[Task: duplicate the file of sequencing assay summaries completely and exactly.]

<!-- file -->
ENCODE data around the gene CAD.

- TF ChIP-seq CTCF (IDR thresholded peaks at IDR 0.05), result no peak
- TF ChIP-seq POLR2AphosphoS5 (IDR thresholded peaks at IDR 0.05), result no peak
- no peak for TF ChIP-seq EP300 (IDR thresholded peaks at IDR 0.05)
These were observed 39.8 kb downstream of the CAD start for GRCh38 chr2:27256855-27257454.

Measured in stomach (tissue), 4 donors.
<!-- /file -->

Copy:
ENCODE data around the gene CAD.

- TF ChIP-seq CTCF (IDR thresholded peaks at IDR 0.05), result no peak
- TF ChIP-seq POLR2AphosphoS5 (IDR thresholded peaks at IDR 0.05), result no peak
- no peak for TF ChIP-seq EP300 (IDR thresholded peaks at IDR 0.05)
These were observed 39.8 kb downstream of the CAD start for GRCh38 chr2:27256855-27257454.

Measured in stomach (tissue), 4 donors.